BACKGROUND: The aim was to investigate compliance by ethnic groups to the mammography screening programme in the City of Copenhagen over six years and to look at developments over time. MATERIAL AND METHODS: Mammography screening has, since 1 April 1991, been offered free of charge to all women between 50 and 69 years of age in the City of Copenhagen. Data on women born in Poland, Turkey, Yugoslavia, and Pakistan divided into five-year groups were compared to that of women born in Denmark and all other foreign-born women. Data from 1991 to 1997 were grouped according to the mammography performed, the offer refused, or non-appearance. RESULTS: Whereas 71% of Danish-born women accepted mammography, compliance by foreign-born women was significantly lower. The offer was accepted by 36% of Pakistanis, 45% of Yugoslavians, 53% of Turks, and 64% of Poles. Compliance fell in all ethnic groups with advancing age. Of the Danish women, 16% failed to keep the appointment. The corresponding percentages were 52 for Pakistanis, 48 for Yugoslavians, 41 for Turks, and 23 for Poles. The proportion of women who actively refused the offer was similar in all groups. The number of invited women fell during the period. CONCLUSIONS: The lower participation of women from the countries under study might have various explanations: among them the language barrier, procedure-related factors, and a lower incidence of breast cancer in the countries of origin.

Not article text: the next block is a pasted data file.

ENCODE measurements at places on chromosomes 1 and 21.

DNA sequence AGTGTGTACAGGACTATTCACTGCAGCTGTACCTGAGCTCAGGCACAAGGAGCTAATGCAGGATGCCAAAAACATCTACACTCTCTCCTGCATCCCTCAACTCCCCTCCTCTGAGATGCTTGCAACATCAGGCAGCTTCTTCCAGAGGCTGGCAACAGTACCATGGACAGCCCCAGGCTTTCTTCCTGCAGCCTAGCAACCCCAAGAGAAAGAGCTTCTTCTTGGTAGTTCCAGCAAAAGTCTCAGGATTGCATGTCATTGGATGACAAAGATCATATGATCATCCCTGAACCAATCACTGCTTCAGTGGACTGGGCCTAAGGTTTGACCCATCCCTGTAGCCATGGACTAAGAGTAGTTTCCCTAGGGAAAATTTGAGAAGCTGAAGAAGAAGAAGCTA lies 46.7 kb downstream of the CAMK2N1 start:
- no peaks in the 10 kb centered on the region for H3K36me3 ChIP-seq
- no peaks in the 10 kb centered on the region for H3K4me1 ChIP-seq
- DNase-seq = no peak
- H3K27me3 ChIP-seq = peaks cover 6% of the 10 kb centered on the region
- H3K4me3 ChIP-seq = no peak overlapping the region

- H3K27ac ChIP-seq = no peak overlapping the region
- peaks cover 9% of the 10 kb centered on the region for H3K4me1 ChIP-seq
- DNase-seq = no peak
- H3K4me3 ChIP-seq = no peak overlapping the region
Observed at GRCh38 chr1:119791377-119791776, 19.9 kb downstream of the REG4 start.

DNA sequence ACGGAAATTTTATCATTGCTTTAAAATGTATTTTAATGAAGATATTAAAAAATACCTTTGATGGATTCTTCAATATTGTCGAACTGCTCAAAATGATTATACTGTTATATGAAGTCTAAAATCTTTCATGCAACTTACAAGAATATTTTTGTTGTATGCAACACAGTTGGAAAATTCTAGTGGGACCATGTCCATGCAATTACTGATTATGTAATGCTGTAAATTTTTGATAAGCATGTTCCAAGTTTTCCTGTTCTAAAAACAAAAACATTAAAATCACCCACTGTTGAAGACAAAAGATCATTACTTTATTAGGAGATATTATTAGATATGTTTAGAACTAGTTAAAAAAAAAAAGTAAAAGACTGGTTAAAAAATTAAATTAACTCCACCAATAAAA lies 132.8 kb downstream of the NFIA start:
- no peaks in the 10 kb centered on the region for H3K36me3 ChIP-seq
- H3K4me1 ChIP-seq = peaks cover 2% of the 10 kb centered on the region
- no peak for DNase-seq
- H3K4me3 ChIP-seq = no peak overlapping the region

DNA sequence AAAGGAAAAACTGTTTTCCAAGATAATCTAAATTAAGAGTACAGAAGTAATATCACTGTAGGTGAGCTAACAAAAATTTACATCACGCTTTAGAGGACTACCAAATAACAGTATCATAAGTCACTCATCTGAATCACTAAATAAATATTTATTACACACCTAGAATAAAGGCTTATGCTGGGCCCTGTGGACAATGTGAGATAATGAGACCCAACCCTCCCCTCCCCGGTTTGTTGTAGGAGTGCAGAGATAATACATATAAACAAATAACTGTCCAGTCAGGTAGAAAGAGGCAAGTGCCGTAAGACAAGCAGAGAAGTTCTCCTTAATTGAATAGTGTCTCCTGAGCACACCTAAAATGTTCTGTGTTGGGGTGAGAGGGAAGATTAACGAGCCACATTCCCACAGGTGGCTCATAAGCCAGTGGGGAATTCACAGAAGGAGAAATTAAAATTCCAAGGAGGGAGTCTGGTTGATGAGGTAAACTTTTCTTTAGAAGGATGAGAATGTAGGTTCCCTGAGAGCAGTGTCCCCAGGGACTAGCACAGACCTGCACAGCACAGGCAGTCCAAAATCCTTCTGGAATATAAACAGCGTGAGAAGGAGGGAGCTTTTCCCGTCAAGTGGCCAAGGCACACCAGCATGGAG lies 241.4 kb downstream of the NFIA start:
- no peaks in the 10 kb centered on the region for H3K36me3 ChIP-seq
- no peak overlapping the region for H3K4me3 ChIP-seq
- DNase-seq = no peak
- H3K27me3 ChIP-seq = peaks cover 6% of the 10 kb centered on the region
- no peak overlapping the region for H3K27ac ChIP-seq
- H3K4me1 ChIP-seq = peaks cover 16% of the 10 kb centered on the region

PubMed ID
11831089 View in PubMed
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Adjustment and behaviour of Finnish and Southern European immigrant children in Stockholm. I. The teachers' assessment.